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View Full Version : [ubuntu] VERBATIM 4GB STORE 'N' GO EXECUTIVE USB DRIVE & Ubuntu



aggelos_930
April 10th, 2010, 06:38 PM
http://www.verbatim-europe.co.uk/en_1/product_store-n-go-usb-executive-4gb_12036.html

I want to buy this flash drive but is it compatible with ubuntu?
As I see at the verbatim site it has some kind of encryption software.
Is there any chance that i would be unable to use the device because of this software's incompatibility with ubuntu?

yelvington
April 10th, 2010, 06:44 PM
The specs for that device clearly say that it works with:

Windows ME, 2000, XP, Vista
Mac OS 9 or higher
Linux 2.4.0 or higher
Compatible with Windows 7

Generally, devices like this come formatted with FAT filesystems and preloaded with Windows software. You can't make use of the Windows software. You can just delete the software and, if you want, reformat the device using any filesystem supported by Linux, or even partition it.

aggelos_930
April 10th, 2010, 07:06 PM
I see. It should be like my WD external HDD. You can store data but you can't use their software.

KittyChunk
January 15th, 2011, 10:42 AM
I'm having problems with a Verbatim V-Secure Executive USB drive in Ubuntu. This drive has a separate small partition containing some (Windows-only, sigh) login and encryption software, which is all that mounts when the drive is plugged into an Ubuntu machine. On a Windows box, the software then autoruns, asks you for a password, and then mounts the rest of the drive space as a separate partition.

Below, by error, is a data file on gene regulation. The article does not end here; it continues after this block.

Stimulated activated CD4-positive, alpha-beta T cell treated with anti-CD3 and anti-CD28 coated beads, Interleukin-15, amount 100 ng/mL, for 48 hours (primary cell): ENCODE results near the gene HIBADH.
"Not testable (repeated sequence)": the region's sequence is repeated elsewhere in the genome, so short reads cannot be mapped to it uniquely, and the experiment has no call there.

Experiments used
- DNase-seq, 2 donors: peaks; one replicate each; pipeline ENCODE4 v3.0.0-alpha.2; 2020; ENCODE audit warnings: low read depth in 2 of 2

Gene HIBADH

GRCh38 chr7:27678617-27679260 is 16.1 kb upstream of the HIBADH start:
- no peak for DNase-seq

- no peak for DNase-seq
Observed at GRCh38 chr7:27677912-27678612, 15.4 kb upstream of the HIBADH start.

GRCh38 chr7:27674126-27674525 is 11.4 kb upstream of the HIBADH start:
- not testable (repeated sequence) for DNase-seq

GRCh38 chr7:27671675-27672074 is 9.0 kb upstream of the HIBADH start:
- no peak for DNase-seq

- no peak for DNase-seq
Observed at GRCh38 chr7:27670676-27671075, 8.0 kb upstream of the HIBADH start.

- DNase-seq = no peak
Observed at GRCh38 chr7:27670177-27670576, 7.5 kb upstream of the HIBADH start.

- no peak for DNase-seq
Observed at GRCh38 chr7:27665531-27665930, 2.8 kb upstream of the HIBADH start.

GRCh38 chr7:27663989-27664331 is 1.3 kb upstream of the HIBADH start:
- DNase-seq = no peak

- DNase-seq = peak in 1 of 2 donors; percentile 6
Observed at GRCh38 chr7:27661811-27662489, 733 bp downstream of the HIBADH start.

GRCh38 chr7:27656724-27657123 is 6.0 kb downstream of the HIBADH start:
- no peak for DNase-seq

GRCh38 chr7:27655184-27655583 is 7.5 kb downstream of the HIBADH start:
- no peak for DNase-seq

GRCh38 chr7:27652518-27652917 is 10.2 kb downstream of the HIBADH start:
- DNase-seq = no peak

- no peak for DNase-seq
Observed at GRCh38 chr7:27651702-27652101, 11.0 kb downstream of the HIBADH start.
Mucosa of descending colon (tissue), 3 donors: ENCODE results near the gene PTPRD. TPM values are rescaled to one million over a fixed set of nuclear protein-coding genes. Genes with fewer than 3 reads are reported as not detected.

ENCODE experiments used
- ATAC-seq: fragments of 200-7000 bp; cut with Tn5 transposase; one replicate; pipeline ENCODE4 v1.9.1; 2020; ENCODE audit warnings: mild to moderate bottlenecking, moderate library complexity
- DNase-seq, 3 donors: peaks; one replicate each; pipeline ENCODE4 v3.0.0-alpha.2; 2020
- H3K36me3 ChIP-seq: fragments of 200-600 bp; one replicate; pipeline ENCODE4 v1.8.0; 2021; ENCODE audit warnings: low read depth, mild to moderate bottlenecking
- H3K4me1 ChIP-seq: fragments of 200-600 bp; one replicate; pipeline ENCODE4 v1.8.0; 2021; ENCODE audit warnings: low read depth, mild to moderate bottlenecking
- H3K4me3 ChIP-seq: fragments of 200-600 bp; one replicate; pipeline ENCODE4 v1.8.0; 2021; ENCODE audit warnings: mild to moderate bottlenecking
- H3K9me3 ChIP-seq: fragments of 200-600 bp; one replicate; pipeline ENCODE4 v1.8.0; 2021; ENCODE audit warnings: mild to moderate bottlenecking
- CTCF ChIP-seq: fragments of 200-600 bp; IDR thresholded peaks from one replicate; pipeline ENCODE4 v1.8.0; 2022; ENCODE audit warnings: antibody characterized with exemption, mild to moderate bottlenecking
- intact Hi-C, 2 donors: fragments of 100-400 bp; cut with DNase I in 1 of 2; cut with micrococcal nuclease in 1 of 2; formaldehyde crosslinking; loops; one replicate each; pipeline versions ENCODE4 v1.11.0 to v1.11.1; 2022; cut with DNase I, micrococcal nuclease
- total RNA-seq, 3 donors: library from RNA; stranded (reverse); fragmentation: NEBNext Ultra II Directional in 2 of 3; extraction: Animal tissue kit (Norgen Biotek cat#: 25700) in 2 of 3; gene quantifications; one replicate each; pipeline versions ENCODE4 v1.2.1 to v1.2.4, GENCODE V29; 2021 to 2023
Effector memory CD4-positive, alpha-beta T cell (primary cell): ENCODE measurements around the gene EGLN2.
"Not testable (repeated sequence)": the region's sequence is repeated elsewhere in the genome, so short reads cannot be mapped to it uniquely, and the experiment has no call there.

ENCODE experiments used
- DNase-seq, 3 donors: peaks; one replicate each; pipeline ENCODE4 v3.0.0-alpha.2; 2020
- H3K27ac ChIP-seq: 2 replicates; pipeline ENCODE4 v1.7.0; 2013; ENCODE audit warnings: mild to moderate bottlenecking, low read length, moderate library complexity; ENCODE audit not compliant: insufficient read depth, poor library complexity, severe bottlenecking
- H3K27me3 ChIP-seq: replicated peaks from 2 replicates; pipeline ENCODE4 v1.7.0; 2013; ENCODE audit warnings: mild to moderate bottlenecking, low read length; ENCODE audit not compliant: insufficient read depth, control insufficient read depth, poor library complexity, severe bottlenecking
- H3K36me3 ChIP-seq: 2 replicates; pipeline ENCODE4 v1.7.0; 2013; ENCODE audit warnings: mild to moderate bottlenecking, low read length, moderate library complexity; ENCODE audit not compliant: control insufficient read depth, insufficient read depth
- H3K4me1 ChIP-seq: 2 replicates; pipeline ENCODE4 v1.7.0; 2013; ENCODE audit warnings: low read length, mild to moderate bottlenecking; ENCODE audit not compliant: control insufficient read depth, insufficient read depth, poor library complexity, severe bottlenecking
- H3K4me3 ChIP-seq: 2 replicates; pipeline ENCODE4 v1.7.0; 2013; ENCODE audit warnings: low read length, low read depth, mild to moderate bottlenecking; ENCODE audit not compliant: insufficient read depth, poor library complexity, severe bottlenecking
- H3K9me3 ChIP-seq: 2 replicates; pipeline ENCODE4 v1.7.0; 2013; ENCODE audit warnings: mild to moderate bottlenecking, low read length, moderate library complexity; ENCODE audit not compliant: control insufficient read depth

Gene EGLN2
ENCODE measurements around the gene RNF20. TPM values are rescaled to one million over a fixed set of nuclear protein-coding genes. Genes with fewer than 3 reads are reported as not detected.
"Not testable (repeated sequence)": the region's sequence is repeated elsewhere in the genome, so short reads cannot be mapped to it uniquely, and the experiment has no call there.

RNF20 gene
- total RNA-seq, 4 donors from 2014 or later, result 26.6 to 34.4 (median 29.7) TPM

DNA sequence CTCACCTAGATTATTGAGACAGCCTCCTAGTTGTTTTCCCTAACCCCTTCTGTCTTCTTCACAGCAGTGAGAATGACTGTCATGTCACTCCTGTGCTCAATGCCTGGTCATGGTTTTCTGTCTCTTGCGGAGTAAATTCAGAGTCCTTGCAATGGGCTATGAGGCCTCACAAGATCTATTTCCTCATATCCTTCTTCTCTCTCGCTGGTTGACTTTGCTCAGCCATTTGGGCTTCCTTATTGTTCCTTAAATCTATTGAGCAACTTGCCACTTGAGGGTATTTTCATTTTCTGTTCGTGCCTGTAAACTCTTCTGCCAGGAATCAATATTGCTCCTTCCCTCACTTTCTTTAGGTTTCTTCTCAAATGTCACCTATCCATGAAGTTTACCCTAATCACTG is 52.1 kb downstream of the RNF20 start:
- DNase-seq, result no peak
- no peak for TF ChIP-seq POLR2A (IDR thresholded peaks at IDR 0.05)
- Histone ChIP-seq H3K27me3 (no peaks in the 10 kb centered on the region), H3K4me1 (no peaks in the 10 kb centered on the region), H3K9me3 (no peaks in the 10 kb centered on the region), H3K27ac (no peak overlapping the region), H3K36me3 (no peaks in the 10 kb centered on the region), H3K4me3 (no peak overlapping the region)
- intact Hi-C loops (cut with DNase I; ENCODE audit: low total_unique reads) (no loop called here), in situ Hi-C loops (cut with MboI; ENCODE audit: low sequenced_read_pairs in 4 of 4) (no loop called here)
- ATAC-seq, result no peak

In Ubuntu, fdisk/gparted etc don't even see the small partition after the drive has mounted (it only mounts read-only), so no dice reformatting it from linux. In Windows, the partition structure on the drive is also locked even after you've logged in with the password, so Windows' built-in tools aren't able to delete or reformat the partitions either

This drive was given to me as a gift, but it's basically a doorstop unless I can find a way to reformat it for normal use in Ubuntu :). Any suggestions?

-q

dandnsmith
January 15th, 2011, 12:20 PM
Your best bet is to try to ignore what is there and create a new partition table (or treat the device as a single 'partition', and format that as FAT).

One problem is that Windows doesn't like partitions on these USB sticks, and can give problems handling them. I'd got into linux, unmount any bits on the stick, and then format the whole device after creating the FAT filesystem. You may need then to redo the op under Windows, just to get it properly usable.

Sorry - incoherent, but I hope it helps.